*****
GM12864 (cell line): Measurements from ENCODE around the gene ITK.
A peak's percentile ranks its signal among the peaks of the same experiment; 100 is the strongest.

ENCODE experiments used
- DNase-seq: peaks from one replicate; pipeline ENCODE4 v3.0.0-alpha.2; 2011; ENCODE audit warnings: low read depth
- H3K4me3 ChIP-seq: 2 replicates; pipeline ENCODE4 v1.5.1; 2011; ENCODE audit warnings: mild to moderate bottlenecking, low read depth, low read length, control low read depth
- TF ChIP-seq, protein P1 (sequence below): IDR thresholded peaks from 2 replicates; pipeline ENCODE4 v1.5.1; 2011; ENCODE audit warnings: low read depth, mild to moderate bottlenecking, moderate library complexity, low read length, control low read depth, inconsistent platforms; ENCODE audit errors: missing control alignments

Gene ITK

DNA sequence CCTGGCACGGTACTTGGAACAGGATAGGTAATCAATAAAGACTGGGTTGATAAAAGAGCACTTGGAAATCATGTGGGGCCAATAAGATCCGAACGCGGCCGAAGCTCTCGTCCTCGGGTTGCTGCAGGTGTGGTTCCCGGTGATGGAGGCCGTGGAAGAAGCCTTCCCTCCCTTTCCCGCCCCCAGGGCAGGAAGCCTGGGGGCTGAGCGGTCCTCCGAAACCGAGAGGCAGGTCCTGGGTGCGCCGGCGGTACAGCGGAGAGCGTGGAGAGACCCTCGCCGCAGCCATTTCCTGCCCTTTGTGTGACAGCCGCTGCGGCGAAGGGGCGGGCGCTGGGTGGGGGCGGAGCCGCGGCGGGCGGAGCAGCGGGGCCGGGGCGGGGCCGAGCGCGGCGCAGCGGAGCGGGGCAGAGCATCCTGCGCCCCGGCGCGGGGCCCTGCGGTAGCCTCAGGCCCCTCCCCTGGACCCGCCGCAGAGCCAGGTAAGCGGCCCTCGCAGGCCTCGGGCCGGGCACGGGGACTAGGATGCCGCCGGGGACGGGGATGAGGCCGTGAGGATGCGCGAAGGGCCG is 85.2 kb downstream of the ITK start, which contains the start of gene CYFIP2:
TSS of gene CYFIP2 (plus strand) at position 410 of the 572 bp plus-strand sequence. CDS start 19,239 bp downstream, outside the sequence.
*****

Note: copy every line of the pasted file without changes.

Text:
GM12864 (cell line): Measurements from ENCODE around the gene ITK.
A peak's percentile ranks its signal among the peaks of the same experiment; 100 is the strongest.

ENCODE experiments used
- DNase-seq: peaks from one replicate; pipeline ENCODE4 v3.0.0-alpha.2; 2011; ENCODE audit warnings: low read depth
- H3K4me3 ChIP-seq: 2 replicates; pipeline ENCODE4 v1.5.1; 2011; ENCODE audit warnings: mild to moderate bottlenecking, low read depth, low read length, control low read depth
- TF ChIP-seq, protein P1 (sequence below): IDR thresholded peaks from 2 replicates; pipeline ENCODE4 v1.5.1; 2011; ENCODE audit warnings: low read depth, mild to moderate bottlenecking, moderate library complexity, low read length, control low read depth, inconsistent platforms; ENCODE audit errors: missing control alignments

Gene ITK

DNA sequence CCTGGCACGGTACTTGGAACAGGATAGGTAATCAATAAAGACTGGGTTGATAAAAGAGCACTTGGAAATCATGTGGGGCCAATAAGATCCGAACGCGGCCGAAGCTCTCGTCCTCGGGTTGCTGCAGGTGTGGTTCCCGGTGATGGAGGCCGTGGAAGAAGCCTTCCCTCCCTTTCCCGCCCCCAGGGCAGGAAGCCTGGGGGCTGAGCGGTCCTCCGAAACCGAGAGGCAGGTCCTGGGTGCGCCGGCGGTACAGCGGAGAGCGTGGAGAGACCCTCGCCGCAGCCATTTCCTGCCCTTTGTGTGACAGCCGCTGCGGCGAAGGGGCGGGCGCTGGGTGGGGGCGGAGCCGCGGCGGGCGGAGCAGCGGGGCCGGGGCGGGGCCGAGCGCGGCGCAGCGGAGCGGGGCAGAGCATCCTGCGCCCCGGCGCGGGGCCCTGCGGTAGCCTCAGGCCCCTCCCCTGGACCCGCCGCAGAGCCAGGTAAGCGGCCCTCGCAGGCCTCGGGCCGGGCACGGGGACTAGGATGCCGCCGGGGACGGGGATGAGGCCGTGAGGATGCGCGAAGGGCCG is 85.2 kb downstream of the ITK start, which contains the start of gene CYFIP2:
TSS of gene CYFIP2 (plus strand) at position 410 of the 572 bp plus-strand sequence. CDS start 19,239 bp downstream, outside the sequence.